Why Does Beer Taste So Good After a Day on the River?
According to Kyle Sillars from Big Sky Brewing, That’s a Deep Question…
Kyle Sillars has a pretty tough job. He’s the Quality Manager for Big Sky Brewing Company in Missoula, Montana and a Certified Cicerone. But if you think he spends all his days drinking beer, you’re wrong. An avid kayaker, who grew up doing family rafting and canoeing trips, Kyle spends plenty of time outdoors. As do all the employees at Big Sky, which is exactly why they’ve become one of OARS. go-to partners over the years for our Craft Beer Tasting rafting trips.
So why does beer taste so good after a day on the river? Read on…
What got you interested in beer?
I grew up in a family that supported local craft breweries, so I’ve always been interested in the craft side of things. But I believe I was in college when I had the epiphany that, “Hey, you can actually make this stuff and it’s not some magical corporation making it.”
Tell me about Big Sky Brewing. What do you specialize in?
We are a Montana brewery in the sense that we really like to relate our outdoor lifestyle with our beers. We have a large culture of kayaking, rafting, biking—a lot of outdoorsmen (men and women) on the brewing staff here. We’re primarily known for being the brewers of Moose Drool.
Coming from the beer and whitewater world, what surprised you the most about OARS’ Craft Beer Tasting trips on Idaho’s Lower Salmon River.
Coming from the private boater segment, it was a lot more fun than I anticipated. We had a chance to jump around the different boats from the paddle raft to the oar raft, and then even a stand up paddleboard and a couple of inflatable kayaks. The dory was really fun to hop into too. It was kind of like being a kid at the playground. And then just getting to camp, sharing some beers and talking to people about the variety of beers, beer styles, history—that was really fun.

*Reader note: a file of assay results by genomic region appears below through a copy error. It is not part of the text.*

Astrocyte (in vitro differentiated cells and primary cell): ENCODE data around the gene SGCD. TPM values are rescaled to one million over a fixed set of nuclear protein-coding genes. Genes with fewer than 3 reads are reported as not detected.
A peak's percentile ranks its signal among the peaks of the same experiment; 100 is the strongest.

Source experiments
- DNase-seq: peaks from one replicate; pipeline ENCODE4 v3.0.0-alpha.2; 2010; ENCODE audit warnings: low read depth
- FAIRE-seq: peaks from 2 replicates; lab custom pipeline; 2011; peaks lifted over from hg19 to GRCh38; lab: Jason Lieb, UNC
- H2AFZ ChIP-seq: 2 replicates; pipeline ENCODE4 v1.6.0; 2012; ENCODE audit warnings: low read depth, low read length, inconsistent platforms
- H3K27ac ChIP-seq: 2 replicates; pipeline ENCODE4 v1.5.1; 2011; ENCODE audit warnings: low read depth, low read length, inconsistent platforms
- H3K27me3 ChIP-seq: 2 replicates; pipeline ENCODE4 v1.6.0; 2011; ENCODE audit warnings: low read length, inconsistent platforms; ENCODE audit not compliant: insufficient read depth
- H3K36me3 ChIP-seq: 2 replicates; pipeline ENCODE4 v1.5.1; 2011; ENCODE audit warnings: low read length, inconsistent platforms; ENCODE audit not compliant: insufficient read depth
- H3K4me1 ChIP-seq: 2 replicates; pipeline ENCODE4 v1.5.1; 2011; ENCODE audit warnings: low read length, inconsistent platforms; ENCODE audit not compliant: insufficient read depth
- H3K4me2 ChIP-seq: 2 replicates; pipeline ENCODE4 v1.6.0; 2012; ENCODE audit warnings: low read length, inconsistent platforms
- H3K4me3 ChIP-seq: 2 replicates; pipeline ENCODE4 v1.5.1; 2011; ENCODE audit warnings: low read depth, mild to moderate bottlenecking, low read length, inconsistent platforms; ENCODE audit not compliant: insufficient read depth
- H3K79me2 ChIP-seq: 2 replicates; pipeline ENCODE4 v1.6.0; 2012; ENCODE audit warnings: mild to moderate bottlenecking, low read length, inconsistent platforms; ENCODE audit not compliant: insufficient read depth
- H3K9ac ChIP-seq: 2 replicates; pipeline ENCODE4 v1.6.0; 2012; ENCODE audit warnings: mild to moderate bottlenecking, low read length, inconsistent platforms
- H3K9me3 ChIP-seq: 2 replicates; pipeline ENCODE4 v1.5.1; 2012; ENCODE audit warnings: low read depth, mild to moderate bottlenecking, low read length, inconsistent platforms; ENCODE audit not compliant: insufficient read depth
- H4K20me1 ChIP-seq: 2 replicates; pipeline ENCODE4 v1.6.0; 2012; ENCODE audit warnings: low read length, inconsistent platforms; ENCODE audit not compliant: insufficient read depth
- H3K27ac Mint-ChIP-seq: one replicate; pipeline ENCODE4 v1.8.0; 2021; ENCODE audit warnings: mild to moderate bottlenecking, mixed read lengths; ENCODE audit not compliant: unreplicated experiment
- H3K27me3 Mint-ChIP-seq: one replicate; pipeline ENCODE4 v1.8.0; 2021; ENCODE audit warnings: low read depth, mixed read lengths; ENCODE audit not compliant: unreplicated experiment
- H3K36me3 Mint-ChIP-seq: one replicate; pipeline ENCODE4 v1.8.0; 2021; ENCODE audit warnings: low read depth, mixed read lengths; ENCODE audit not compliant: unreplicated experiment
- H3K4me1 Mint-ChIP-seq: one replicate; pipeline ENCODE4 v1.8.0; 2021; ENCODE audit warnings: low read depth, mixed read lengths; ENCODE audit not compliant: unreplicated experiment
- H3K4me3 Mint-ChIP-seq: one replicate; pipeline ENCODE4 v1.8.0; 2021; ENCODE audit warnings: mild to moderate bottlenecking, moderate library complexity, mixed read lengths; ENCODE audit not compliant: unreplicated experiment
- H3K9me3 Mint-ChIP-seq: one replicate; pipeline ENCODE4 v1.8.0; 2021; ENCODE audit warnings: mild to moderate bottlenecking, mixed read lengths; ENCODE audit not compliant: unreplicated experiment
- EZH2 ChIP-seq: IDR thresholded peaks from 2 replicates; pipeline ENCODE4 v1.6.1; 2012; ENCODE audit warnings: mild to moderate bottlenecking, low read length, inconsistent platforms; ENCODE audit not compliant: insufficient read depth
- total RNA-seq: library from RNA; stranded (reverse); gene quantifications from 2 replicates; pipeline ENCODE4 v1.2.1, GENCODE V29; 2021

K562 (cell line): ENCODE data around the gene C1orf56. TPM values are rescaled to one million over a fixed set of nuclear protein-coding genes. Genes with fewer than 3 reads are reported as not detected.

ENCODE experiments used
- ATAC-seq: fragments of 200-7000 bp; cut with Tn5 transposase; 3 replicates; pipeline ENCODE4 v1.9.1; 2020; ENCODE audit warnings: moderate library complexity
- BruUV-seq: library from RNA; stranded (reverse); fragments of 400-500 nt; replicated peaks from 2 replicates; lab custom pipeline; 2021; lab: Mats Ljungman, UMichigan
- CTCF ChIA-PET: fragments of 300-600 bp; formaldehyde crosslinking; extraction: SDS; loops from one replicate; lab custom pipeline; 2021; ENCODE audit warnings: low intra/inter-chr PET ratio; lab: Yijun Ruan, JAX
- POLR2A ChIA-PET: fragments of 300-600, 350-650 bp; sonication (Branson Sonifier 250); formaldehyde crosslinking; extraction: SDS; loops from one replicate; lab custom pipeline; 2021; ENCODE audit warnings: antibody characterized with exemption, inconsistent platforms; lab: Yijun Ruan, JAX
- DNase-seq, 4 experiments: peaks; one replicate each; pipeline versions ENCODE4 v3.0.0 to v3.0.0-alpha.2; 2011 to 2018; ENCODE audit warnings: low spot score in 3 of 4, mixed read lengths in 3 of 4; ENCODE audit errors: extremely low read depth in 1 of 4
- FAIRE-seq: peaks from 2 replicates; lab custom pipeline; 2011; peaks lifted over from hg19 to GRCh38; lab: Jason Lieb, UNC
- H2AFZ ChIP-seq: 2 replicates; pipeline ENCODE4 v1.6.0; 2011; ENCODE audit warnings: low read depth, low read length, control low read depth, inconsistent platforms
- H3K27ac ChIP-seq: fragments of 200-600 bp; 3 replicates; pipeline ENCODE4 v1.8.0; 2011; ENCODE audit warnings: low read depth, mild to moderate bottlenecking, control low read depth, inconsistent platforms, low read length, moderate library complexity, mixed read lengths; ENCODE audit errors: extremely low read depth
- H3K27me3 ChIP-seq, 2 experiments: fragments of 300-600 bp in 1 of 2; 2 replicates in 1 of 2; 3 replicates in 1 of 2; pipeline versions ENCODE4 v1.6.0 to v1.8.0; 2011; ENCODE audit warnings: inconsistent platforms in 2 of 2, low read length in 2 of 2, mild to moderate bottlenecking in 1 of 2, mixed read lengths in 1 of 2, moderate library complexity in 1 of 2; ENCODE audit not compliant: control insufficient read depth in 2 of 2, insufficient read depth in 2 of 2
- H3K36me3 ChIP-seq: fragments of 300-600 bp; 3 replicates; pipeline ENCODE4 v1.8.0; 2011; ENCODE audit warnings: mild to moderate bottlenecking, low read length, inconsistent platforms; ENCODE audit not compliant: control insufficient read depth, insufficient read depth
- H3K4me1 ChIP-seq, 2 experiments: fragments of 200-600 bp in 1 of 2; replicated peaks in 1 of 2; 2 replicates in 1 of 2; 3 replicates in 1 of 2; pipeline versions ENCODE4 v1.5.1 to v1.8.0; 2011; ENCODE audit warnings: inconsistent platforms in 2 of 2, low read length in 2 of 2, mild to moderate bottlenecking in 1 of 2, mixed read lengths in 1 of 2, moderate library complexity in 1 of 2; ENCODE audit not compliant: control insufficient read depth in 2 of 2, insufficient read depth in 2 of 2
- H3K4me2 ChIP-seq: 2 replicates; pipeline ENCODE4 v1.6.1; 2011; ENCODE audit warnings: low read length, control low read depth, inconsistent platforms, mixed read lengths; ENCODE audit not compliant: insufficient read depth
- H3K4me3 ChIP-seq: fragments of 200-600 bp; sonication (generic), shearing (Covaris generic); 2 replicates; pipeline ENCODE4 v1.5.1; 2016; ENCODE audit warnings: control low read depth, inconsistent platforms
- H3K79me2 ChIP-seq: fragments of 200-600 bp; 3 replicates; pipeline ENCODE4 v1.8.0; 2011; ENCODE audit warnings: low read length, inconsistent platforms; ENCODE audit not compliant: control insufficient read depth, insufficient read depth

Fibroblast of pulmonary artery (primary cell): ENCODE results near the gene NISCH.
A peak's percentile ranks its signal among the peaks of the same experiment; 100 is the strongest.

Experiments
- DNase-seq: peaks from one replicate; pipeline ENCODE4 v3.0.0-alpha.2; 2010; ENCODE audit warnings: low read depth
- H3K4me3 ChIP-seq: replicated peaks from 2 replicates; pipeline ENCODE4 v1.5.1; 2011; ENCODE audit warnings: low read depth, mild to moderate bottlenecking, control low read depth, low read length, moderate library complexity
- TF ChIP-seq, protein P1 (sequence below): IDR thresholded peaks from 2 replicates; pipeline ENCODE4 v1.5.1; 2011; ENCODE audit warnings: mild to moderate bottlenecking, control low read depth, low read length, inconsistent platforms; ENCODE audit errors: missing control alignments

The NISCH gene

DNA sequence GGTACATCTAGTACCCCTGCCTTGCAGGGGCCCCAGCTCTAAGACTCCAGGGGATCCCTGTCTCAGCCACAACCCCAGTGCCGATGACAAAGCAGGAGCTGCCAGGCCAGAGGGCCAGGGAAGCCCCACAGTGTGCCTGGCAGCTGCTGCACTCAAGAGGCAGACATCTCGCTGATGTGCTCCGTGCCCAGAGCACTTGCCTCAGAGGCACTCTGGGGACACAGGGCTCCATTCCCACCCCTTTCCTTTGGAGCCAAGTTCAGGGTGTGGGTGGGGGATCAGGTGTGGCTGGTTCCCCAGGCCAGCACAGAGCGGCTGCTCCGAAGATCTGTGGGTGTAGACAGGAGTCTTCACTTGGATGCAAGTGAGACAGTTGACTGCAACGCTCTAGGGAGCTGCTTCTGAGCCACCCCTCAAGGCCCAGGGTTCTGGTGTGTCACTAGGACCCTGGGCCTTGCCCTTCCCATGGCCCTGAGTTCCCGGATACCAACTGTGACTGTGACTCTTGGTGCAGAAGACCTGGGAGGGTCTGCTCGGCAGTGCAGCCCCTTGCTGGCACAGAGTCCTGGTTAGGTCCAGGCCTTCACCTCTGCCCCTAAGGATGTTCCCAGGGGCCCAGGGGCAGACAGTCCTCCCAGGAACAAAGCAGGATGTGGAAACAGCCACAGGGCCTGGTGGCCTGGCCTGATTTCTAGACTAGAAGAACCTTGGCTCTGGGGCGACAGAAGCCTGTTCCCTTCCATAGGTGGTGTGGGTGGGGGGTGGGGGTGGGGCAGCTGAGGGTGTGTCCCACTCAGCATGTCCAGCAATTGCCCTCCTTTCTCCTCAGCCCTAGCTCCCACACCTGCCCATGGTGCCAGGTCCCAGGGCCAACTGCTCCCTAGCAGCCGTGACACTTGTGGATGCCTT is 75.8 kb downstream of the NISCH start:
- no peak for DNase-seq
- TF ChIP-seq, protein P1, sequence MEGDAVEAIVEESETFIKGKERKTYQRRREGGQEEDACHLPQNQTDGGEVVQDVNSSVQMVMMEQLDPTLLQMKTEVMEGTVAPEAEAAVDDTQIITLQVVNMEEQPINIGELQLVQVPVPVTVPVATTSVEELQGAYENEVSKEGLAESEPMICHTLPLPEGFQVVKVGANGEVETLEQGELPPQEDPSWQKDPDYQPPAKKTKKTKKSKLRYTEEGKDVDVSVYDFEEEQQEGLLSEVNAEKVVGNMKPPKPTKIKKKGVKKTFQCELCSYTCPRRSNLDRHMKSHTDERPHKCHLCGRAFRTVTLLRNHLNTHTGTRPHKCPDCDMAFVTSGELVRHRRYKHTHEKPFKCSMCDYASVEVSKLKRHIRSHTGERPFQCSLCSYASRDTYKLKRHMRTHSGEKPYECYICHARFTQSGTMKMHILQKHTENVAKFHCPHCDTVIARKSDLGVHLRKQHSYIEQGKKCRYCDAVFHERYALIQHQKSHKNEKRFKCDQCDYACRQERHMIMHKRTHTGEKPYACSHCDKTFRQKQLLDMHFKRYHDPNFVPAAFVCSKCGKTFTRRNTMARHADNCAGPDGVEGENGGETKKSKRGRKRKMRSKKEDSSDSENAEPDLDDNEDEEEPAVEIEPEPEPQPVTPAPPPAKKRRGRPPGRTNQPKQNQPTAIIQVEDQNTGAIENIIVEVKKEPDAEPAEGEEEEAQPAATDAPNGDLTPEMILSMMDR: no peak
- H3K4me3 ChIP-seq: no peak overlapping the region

As the guy who has had to bring the beer for one of these tasting trips, what can people expect?
We brought a variety of cases of cans, kegs and some specialty beers—not dessert beers but more rare beers that pair with specific courses at dinner. I think we brought 20-22 cases of beer and several specialty kegs.
You were able to keep kegs cold for a 4-day river trip in the middle of the summer?
I’ve never poured a jockey box in 100-plus degrees on the river before, so that was a first for me. I questioned it before we did it, but it worked out. We had cold beer at the take-out on the last day. It’s a challenge, but draft dispense is just a simple principle of pressure and temperature.
It’s not all about the beer on these trips, right? How does the food measure up?
It’s really impressive and opened my eyes to what’s possible on the river, culinary-wise. We have had the opportunity to partner with Chef Chip Roberts [of Arnold Pantry] on both trips I’ve done. He does an outstanding job.
They jetted out early one morning, got to camp, and slow-cooked ribs all day while the rest of us were having fun on the water. That was by far the most stand-out pairing—those slow-cooked ribs with Moose Drool were just outrageous. We’ve had nothing but top-notch food.
What’s your favorite Big Sky beer to crack open after a day of whitewater?
Big Sky IPA is what I’m looking for. A lot of flavor, very refreshing. That’s kind of my go-to right now.
So, why does beer taste so good after a day on the river?
That’s a deep question. I guess it’s just a really nice way to unwind and reflect on how much fun we’ve had. When isn’t it fun to have a cold one?